Russia is entering its most unstable period since the end of the Soviet Union. Will there be violence? Who is running the country? Why is the economy still depressed? Six Russia watchers review the country's mood and come to tentative judgements about Yeltsin and the role of the westby John Lloyd / December 20, 1996 / Leave a comment
Published in December 1996 issue of Prospect Magazine
John Lloyd: This is one of the most dangerous periods for Russia since the collapse of the Soviet Union, arguably even before then. We all know the components of the crisis: an ailing and possibly dying president; a scramble for power which seems to be getting more acute; the concentration of power in the hands of a financial ruling class, few of whom were elected, most of whom are unpopular; an economy in which many people are paid only intermittently and in which production and investment remain sluggish; a country in which organised crime and corruption are endemic, and where the military appears to be crumbling. Can this crisis be resolved peacefully, or is it now approaching some kind of violent eruption?
Rodric Braithwaite: I have always been sceptical about the wolf of violence and civil war, so often predicted when people talk about Russia. But I do think this is a more dangerous time than the period which led up to the collapse of the Soviet Union, because at that time there was a certain logic at work: it was a process of dismantling the past with a leader who was somewhat aware of what he was doing and where he was going. For a lot of reasons, including the character of Boris Yeltsin, that sense of direction is not there at the moment. Yet for all the instability and corruption, there is a continuing democratic process, elections do keep taking place.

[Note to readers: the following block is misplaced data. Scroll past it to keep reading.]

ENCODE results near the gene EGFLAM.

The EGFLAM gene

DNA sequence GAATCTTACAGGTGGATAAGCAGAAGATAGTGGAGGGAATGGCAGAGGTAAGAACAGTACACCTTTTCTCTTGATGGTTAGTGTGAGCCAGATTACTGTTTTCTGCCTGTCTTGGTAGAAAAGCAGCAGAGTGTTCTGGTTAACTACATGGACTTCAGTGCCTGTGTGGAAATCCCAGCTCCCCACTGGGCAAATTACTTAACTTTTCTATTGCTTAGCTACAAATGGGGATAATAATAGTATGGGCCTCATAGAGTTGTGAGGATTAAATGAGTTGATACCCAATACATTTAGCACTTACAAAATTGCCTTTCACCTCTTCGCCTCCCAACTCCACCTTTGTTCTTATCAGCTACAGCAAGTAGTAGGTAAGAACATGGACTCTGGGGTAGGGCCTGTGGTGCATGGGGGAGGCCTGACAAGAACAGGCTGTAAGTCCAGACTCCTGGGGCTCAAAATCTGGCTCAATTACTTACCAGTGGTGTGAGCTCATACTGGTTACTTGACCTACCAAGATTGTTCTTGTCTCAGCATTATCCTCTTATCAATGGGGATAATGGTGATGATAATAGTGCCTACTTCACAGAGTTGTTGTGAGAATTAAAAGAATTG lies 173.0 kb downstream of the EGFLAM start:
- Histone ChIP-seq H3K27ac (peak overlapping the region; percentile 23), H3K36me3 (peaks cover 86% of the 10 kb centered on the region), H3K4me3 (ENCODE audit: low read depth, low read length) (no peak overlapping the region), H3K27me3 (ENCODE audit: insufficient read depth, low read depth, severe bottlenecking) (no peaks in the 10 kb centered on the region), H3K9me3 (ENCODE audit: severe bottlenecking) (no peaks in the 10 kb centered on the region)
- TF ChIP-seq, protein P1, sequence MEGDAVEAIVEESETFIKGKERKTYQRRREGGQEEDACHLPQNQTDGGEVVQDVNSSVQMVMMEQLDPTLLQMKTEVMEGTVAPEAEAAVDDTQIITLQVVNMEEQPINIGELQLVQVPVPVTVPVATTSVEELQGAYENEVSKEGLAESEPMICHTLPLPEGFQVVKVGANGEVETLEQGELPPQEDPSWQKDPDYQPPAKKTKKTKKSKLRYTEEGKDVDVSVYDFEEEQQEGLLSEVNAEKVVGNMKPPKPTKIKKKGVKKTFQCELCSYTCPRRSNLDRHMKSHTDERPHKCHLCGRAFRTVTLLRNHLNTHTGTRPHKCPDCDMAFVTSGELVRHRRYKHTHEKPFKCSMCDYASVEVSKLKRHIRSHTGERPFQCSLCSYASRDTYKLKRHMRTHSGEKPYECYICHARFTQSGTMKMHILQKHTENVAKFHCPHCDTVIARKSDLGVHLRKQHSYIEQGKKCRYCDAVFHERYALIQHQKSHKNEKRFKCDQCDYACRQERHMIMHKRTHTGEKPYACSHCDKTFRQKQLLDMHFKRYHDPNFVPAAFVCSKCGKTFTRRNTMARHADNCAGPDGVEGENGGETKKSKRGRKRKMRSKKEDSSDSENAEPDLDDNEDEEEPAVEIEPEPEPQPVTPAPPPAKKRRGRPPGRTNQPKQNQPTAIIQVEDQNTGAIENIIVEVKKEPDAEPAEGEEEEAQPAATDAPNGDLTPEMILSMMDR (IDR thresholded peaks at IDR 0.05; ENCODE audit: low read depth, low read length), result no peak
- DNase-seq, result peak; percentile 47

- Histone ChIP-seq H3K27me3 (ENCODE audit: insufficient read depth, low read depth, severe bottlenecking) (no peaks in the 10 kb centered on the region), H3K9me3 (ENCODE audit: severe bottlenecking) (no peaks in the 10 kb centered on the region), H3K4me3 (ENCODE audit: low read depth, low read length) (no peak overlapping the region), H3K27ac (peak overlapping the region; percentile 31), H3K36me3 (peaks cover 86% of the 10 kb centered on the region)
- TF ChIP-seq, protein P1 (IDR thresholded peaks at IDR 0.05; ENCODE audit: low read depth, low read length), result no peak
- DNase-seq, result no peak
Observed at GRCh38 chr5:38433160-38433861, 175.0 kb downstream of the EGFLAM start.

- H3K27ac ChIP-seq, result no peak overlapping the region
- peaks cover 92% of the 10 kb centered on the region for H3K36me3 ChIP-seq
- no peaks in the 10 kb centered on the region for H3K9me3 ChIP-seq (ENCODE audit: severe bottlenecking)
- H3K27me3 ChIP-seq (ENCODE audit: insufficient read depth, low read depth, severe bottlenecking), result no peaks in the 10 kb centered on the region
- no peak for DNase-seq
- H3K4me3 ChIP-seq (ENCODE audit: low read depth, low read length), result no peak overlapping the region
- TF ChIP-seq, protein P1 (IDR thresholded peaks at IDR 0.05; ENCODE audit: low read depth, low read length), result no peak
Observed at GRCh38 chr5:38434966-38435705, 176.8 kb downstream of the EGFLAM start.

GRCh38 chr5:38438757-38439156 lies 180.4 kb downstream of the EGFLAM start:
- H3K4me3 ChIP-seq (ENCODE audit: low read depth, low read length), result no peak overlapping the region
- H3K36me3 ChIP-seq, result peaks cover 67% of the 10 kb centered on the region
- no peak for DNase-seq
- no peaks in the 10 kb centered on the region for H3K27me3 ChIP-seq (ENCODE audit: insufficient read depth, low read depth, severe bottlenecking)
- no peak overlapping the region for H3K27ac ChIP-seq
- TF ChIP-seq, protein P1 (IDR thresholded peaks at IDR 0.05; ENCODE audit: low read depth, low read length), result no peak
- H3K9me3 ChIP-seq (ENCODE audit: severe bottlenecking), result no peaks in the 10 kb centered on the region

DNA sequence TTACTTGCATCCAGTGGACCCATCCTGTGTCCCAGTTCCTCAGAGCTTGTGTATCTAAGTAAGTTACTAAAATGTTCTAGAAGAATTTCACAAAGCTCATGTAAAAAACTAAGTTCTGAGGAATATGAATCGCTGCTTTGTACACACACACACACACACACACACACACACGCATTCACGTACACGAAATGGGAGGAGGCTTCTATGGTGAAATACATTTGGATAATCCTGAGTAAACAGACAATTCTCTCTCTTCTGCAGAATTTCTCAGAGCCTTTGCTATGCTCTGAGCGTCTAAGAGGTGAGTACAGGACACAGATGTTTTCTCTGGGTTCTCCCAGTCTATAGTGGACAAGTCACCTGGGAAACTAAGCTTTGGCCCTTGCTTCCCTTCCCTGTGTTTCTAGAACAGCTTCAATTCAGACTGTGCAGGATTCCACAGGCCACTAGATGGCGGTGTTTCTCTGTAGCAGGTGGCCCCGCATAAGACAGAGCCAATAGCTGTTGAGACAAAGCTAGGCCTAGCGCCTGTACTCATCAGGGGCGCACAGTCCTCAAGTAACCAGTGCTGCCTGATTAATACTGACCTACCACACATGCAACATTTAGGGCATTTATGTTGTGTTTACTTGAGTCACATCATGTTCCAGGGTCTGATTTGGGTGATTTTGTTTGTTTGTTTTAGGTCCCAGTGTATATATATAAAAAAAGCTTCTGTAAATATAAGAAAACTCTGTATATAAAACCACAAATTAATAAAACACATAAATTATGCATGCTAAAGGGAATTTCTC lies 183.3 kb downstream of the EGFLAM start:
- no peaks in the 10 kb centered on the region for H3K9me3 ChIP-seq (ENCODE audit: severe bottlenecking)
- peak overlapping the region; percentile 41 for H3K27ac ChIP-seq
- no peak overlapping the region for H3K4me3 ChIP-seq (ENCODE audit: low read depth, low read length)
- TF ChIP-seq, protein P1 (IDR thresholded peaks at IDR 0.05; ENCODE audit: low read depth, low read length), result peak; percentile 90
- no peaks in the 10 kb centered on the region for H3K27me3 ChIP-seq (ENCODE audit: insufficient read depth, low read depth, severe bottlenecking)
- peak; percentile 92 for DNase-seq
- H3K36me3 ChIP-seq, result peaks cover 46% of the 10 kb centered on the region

Peter Frank: I think that there could be localised trouble over specific issues, but widespread violence is unlikely. The Russian people have had a bellyful of violence and the terrible consequences of it are deeply ingrained. There is also a sociological reason why violence is unlikely-the worst forms of violence in Russian history, the anarchic, spontaneous bunt, have always been associated with the peasantry, and since the 1930s there has not really been a peasantry. Having said that I think we’re in for a quite prolonged period of political instability.
Geoffrey Hosking: The Russian political system is really on a razor edge; things could go either way. It’s very strange, in a way, that we should be so pessimistic just a few months after the first democratic election for the country’s leader in Russian history. But Russia’s constitution is really only as strong as Yeltsin is, which is a pretty fragile condition for a democracy to be in. And, of course, Russia isn’t really a democracy; it’s in that historically very dangerous condition of transition to democracy, one which can easily be derailed. Russia is beginning to look again, as it has done many times in past centuries, like a country which is being fought over by boyar clans. Yeltsin at the moment is in the situation of the weak tsar who is just about able to hold the clans in some kind of equilibrium.